Posted: 22 Nov 2008 02:22 PM CST
I just discovered this great resource - iBioSeminars. It's a web based resource where you can watch some of the most important Cell Biologists give talks on basic research.
The website was the brainchild of Ron Vale. From the latest HHMI bulletin:
Vale, of the University of California, San Francisco, also wants to illuminate the colorful side of science, though not quite as literally. His approach: online seminars that reveal scientific fact as well as the not-necessarily smooth process of discovery, the links between fields, and the more personal side of science.
I encourage you to go there right away and watch some of the most brilliant researchers in science explain the inner workings of life.Read the comments on this post...
Posted: 22 Nov 2008 11:10 AM CST
If you want to study anatomy or just find any kind of information, content, material focusing on anatomy, I make your search comfortable: check Think Anatomy. Lectures, podcasts, dissection videos, quizzes and many more. You can also submit your favourite choice.
Kudos to Vanessa Ruiz from Street Anatomy for creating this fantastic database.
Posted: 22 Nov 2008 11:00 AM CST
We always argued playtime was more important than class time. So here is MedHead, an interactive card game designed for medical students. It’s a really good idea, but I would like to see something similar online as well.
Posted: 22 Nov 2008 08:54 AM CST
So here I am with half an hour to spare, I'll just spew out some thoughts from an incident that occurred a couple of days ago.
I was chatting with a science writer and unfurling my usual gripes about science journalism. Very few science writers are willing to tackle ideas originating out of biochemistry, molecular and cell biology. They would rather talk about 'omic research - you know "big biology" projects like the human genome project, ENCODE or the hap map. And when they write about subjects like genomic research, some journalist do a good job explaining the bare minimal basics (along the lines of DNA=>RNA=>protein) while others compose trite articles (such as the "low" number of genes in the human genome). But does any of this mean anything? Can any journalist honestly comment of the # of genes without describing what those genes actually do? And what about the lion's share of the work being done out there? All this cool stuff on what proteins really do. So I was challenged by the guy, what would I write about?
There are so many great stories waiting to be discovered when you approach biology from the view point of the cell. Remember a cell is the smallest unit of life. You cannot divide it further and obtain an entity capable of reproduction and self-renewal. The cell is when chemistry meets biology. Look at every major research institution and there are loads of people working on problems involving cells, in fact there are probably more people studying cells then there are people studying physics and chemistry combined. And the problems addressed by cell biology are the very essence of basic research.
How do cells talk to each other? How do they divide, how do they KNOW when to divide? How do cells commit suicide? How do cells monitor their size, levels of energy, amount of metabolites? What do all of these processes have to do with cancer?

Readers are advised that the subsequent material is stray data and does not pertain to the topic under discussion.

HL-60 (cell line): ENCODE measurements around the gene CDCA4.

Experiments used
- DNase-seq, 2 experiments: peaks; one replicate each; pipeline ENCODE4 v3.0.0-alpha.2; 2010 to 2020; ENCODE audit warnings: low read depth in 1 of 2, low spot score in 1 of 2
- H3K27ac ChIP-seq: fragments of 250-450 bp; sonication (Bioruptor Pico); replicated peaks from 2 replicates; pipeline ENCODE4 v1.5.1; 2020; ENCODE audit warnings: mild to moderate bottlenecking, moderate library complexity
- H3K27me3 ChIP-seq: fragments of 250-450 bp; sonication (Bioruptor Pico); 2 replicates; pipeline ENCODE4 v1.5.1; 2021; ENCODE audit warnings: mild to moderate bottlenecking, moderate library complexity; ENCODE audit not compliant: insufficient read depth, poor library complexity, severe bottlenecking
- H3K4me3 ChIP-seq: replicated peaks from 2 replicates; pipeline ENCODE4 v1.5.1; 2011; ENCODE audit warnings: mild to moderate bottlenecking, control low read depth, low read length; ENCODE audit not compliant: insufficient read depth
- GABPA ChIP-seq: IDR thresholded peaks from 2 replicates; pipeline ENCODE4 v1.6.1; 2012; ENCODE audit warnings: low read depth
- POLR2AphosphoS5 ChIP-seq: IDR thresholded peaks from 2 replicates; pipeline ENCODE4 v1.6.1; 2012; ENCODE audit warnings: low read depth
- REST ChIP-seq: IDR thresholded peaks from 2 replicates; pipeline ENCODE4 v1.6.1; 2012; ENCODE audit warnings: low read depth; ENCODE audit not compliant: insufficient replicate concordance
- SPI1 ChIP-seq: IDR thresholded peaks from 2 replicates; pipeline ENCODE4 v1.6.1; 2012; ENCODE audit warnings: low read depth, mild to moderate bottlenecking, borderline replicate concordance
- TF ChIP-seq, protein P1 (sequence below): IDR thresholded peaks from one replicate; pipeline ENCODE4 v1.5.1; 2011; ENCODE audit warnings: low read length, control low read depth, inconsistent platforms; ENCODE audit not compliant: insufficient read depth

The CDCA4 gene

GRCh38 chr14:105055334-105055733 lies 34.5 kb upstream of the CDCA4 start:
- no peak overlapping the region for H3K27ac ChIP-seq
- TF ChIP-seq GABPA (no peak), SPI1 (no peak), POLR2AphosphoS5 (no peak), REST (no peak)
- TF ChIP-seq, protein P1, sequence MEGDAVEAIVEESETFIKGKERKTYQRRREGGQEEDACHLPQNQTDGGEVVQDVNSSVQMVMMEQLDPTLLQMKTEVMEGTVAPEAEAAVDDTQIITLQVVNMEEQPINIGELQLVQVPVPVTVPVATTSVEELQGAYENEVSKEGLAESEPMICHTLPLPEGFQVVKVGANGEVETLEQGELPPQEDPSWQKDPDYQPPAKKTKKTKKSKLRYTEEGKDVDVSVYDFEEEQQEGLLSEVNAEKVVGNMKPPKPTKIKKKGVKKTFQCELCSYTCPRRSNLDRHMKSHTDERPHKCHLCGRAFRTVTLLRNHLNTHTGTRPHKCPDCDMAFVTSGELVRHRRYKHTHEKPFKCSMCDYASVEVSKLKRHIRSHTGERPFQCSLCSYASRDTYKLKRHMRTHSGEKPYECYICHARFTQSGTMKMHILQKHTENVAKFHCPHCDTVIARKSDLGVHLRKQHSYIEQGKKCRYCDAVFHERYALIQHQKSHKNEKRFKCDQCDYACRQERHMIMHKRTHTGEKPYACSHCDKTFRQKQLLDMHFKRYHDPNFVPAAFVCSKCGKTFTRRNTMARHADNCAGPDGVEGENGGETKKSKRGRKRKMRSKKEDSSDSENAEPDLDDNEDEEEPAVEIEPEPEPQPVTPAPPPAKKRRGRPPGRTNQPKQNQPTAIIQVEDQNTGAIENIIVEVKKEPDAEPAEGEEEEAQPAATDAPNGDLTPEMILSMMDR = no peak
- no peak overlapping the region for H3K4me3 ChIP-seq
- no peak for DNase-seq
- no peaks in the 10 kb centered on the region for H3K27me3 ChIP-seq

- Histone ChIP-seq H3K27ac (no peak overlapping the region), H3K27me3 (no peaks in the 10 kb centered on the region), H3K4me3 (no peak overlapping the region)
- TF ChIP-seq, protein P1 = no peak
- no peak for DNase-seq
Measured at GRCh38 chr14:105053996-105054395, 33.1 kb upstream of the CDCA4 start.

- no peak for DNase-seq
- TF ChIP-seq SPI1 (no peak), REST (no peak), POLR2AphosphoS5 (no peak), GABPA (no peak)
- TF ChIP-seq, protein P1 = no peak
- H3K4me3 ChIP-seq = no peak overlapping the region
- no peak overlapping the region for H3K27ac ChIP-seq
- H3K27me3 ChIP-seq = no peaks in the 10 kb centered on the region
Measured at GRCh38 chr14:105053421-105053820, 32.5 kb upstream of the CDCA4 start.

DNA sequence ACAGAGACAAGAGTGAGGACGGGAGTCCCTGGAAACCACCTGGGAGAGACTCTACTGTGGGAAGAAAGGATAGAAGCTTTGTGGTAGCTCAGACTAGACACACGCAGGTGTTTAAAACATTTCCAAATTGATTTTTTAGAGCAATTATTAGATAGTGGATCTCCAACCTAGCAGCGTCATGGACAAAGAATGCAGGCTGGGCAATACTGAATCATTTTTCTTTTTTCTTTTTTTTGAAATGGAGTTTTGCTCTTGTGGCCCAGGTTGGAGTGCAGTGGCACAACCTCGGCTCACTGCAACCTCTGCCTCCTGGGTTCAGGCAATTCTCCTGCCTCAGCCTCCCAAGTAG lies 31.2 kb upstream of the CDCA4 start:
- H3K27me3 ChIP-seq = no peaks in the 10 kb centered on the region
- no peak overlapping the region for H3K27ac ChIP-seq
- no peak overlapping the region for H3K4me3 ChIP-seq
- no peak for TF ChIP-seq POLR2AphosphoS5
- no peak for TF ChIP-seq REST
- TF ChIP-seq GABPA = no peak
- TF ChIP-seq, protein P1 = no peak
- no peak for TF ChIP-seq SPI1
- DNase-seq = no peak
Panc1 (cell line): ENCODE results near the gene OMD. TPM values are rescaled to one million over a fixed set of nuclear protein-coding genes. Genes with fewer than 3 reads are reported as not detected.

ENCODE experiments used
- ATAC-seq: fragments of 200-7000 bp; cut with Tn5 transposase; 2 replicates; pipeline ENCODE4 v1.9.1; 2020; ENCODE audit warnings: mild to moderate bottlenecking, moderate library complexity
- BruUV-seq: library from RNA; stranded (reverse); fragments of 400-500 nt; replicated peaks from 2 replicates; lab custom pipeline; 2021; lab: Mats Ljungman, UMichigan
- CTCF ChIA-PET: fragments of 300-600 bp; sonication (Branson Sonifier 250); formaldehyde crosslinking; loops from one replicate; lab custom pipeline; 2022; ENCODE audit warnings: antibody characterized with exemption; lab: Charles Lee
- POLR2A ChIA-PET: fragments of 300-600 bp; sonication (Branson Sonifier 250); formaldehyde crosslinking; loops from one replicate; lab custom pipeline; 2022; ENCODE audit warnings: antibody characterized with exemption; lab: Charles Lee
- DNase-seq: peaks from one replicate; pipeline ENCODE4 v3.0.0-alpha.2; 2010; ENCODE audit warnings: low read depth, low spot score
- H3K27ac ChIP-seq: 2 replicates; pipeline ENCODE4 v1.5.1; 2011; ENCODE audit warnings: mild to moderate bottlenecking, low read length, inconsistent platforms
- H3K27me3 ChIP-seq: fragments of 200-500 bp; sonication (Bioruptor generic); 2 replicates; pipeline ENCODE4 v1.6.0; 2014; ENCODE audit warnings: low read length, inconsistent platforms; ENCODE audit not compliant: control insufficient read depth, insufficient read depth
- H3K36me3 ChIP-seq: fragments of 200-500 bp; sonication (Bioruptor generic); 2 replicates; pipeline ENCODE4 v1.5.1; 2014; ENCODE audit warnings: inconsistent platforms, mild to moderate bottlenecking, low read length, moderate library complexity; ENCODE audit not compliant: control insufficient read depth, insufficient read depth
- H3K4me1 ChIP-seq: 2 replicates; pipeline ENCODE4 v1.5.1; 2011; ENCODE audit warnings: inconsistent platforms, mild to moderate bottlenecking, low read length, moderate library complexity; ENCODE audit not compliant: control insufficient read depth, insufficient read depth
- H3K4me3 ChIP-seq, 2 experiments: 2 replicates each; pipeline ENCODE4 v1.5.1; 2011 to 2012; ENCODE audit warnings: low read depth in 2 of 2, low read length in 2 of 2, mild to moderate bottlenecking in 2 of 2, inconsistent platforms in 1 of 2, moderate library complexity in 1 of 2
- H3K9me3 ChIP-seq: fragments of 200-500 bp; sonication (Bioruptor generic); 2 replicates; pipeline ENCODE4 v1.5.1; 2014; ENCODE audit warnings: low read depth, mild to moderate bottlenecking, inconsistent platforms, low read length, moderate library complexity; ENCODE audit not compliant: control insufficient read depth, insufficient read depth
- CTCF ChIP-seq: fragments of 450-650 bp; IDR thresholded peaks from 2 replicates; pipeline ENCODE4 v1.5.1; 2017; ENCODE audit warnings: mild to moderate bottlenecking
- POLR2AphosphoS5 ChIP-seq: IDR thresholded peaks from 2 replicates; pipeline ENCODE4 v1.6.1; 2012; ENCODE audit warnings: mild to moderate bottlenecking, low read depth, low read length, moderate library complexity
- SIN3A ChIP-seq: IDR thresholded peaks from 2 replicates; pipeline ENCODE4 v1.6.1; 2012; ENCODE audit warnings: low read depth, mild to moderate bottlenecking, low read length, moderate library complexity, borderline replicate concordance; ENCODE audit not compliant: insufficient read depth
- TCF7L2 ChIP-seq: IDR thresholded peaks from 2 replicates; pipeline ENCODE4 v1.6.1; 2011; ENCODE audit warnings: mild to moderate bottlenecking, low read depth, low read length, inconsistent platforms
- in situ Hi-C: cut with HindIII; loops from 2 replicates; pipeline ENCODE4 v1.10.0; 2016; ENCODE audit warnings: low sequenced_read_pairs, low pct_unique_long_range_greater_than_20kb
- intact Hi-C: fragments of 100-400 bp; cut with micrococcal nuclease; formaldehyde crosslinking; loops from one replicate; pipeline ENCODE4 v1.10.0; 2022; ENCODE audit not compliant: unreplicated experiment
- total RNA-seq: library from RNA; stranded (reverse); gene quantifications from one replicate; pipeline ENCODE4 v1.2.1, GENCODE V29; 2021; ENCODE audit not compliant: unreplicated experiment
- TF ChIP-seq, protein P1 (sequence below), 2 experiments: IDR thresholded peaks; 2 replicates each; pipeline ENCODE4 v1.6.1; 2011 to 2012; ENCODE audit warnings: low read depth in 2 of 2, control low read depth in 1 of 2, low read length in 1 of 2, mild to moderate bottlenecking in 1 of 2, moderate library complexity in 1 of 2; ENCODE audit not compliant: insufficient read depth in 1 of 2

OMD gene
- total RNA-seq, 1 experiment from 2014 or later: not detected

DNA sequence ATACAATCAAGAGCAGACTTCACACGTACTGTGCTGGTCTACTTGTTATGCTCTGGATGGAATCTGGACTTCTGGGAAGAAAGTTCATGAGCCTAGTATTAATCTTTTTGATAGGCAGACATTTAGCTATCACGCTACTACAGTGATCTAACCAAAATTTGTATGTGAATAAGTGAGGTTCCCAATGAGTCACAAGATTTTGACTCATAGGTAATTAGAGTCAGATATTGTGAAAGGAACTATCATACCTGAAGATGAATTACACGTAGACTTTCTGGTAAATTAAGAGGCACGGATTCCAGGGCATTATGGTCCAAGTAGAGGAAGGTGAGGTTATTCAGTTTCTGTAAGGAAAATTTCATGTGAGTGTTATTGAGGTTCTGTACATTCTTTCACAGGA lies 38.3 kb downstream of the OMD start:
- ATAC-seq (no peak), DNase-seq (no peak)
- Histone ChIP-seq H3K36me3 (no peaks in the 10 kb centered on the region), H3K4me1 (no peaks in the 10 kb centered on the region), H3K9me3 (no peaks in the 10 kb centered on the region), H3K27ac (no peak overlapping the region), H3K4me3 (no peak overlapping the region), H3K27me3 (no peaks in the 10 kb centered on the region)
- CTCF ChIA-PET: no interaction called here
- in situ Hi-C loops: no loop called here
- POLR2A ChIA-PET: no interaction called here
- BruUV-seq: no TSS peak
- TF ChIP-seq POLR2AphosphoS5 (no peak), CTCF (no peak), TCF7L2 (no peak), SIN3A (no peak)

Perhaps one of the most fascinating stories that would be excellent fodder for an article aimed at the lay reader would be how do cells crawl. There is something primal about motion, this process is central to life and it is incredible that a bag of molecules can manage to crawl around towards and away from cues found in the environment that surrounds them. Think of it, a cell is nothing but a bag, densely packed with all sorts of bizarre machines and filaments that act together in concert to propel a cell forward. The writer countered that such an article would describe how protein A binds to protein B that then adds a phosphate to protein C ... and reading the primary literature you would think hat that is all there is. But I have to say that this type of analysis is comparable to describing how a car operates by analyzing every nut and bolt. Biology after all is the study of minutia, and there are so many details that the only way to study cell biological processes is to dissect it down. Very rarely do you have one paper describing a novel finding in cell biology that encapsulates the whole process. You need to immerse yourself in the literature, talk to people doing the work, and all of a sudden a larger picture develops. At that point you realize that there is a better way of describing a motile cell, just like there is a better way of describing how a car works by using broader concepts.Read the rest of this post... | Read the comments on this post...
Posted: 20 Nov 2008 09:20 PM CST
Michael Nierenberg, M.D.
I call it the "nickel and dime" approach to losing weight.
As anyone who has ever looked under their couch cushions for loose coins knows, small change can add up. And when it comes to losing weight, small changes can also make a big difference. In fact slow and steady is the best way to sustain weight loss.
Thing is, many dieters unsuccessfully attempt a major makeover of their eating habits, giving up all pleasurable foods or starving themselves to reduce their calorie intake – and their waistline. Those strategies, however, are generally not ones people are able to stick with for a long time. So more often than not, the diet ends and the weight slowly (or not so slowly) comes back on, and the health benefits gained from weight loss slip away.
My "radical" suggestion is to consider something not at all radical: Making small, simple changes for life. Not only are they the easiest to attempt, they are also often the most successful.
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